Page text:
Virtuality and Ernest Bloch: hope and subjectivity

Article


Ellis, D. and Tucker, I. 2011. Virtuality and Ernest Bloch: hope and subjectivity. Subjectivity. 4 (4), pp. 434-450.
AuthorsEllis, D. and Tucker, I.
Abstract

Theories of affect have become an increasingly popular tool with which to conceptualise and analyse subjectivity. Of particular interest to us in this article are expositions that have sought to bring to the forefront of analysis notions of excess and virtuality on the grounds that they bear fruit in relation to a potential politics of change.
Although contemporary notions of virtuality and excess are highly attractive, they also bring us to one of the more unsettling features of affect theory: How is it possible to suitably analyse the realms of virtuality and excess due to their non-representational qualities? To begin to address this problem, we explore process-oriented theories of virtuality in relation to the Marxist process theory of Ernst Bloch, and draw on the recent protest movements against cuts to Higher Education funding as an example of what we term ‘affective hope’, a concept indebted to Bloch’s notion of educated hope.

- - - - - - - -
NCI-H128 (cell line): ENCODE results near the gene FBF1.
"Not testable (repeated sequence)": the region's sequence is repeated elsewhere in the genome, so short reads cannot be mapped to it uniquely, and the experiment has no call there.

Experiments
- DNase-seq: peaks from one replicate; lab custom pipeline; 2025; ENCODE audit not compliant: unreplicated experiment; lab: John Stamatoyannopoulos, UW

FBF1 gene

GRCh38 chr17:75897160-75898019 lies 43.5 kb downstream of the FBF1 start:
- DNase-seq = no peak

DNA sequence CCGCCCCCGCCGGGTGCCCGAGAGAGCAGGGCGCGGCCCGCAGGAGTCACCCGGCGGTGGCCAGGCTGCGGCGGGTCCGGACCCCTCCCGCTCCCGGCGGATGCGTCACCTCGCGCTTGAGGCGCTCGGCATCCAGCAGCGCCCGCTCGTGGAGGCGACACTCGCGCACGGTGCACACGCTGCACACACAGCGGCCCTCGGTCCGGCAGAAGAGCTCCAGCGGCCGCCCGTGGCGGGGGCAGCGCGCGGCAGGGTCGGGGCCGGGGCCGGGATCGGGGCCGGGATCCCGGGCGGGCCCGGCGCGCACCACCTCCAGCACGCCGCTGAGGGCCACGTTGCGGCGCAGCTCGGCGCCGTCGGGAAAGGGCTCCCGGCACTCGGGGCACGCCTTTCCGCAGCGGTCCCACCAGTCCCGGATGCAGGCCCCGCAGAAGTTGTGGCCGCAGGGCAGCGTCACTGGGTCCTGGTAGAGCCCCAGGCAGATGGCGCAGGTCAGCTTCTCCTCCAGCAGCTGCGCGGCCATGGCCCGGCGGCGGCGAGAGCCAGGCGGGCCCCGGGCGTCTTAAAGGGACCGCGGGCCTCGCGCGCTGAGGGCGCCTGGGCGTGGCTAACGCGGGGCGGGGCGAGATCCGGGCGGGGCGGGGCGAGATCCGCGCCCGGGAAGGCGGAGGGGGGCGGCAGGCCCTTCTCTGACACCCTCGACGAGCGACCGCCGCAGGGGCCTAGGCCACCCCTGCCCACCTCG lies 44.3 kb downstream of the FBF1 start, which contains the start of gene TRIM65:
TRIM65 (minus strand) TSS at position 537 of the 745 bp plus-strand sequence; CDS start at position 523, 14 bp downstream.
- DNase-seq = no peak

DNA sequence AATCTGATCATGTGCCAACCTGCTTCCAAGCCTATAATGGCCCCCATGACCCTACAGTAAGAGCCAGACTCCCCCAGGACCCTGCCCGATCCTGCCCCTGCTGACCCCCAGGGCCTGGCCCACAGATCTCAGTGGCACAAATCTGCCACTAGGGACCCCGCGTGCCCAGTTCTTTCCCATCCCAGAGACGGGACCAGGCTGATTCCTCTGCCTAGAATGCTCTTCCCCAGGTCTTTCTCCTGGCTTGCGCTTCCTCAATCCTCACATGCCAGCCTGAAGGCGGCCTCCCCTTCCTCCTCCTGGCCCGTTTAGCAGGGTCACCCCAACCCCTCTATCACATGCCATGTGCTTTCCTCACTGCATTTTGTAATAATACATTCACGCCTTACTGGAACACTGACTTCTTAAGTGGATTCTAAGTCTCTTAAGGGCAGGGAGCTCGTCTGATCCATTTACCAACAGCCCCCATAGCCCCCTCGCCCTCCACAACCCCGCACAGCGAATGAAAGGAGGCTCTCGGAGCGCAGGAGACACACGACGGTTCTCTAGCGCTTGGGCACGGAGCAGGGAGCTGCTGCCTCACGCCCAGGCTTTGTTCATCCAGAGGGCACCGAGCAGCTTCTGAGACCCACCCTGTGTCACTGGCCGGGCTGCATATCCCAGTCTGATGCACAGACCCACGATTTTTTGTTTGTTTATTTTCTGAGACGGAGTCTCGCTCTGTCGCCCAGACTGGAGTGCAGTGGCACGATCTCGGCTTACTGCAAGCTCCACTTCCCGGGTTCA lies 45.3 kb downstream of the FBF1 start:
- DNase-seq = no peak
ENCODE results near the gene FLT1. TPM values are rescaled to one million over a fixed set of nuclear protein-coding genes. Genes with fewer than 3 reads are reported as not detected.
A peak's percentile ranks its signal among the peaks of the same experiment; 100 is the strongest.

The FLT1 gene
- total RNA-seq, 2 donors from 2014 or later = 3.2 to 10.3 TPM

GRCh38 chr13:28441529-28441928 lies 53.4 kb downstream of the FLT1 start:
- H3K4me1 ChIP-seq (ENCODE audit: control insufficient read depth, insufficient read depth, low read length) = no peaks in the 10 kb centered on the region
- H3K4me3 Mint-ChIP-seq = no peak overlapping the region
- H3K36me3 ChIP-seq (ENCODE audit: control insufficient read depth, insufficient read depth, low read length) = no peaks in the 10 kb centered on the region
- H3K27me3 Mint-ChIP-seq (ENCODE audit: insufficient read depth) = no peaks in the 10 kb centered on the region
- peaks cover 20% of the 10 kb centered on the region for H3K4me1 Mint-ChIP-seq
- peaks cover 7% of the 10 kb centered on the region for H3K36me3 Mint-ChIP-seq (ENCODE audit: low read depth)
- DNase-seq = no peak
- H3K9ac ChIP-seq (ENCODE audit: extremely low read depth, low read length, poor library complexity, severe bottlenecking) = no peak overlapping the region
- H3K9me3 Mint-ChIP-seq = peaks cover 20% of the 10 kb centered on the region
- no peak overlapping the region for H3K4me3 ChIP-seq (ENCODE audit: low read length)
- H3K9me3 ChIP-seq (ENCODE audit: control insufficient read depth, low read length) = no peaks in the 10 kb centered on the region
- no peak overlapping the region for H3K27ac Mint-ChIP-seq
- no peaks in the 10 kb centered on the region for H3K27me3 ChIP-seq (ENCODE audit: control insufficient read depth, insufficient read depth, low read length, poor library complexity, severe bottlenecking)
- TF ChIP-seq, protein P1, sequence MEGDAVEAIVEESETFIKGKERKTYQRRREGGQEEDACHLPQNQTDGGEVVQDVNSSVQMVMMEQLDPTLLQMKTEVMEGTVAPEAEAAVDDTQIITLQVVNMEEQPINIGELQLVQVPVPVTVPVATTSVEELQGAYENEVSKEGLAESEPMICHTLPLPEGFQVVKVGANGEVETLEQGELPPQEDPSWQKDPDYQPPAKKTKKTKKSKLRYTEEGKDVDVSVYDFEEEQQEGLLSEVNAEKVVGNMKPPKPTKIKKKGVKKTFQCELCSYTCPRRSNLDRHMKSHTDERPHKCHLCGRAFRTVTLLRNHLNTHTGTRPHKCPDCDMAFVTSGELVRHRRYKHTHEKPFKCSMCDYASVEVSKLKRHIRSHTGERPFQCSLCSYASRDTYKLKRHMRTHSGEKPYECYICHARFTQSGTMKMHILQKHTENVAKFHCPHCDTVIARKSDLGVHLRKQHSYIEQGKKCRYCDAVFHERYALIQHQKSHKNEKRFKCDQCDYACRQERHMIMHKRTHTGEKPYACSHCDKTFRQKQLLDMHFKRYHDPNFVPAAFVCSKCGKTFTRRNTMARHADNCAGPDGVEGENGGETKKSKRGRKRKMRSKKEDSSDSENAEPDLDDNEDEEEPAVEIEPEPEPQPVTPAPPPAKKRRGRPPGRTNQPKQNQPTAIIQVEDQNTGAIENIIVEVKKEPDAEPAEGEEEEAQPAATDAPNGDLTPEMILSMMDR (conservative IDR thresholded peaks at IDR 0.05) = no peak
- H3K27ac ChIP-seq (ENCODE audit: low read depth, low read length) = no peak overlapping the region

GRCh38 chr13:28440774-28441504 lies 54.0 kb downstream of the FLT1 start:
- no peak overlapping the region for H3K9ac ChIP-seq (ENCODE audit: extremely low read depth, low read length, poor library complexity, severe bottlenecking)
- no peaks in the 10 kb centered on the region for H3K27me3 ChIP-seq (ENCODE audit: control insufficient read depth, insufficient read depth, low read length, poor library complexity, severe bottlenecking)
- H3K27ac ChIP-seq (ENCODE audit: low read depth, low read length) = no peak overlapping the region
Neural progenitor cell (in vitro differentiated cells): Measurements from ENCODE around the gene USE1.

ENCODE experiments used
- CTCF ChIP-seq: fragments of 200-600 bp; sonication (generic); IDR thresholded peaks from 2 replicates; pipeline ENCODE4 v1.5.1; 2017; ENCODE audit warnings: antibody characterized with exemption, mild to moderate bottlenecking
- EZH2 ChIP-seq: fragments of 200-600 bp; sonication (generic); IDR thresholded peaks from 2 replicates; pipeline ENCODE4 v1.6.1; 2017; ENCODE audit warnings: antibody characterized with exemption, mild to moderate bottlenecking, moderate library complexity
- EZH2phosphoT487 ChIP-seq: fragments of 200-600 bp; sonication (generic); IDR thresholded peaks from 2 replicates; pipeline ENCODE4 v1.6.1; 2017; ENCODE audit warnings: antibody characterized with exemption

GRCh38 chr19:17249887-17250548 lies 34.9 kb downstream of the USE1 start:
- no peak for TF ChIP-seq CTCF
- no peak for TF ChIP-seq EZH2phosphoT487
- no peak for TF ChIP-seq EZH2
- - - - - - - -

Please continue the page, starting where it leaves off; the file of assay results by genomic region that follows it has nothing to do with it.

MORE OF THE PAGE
Keywordsaffect; hope; Bloch, Ernest; process philosophy
JournalSubjectivity
Journal citation4 (4), pp. 434-450
ISSN1755-635X
Year2011
Accepted author manuscript
License
CC BY-ND
Web address (URL)http://hdl.handle.net/10552/1488
Publication dates
PrintDec 2011
Publication process dates
Deposited26 Mar 2012
Additional information

Citation:
Ellis, D. and Tucker, I. (2012) ‘Virtuality and Ernest Bloch: hope and subjectivity’. Subjectivity, 4(4), 434-450. DOI: 10.1057/sub.2011.15.

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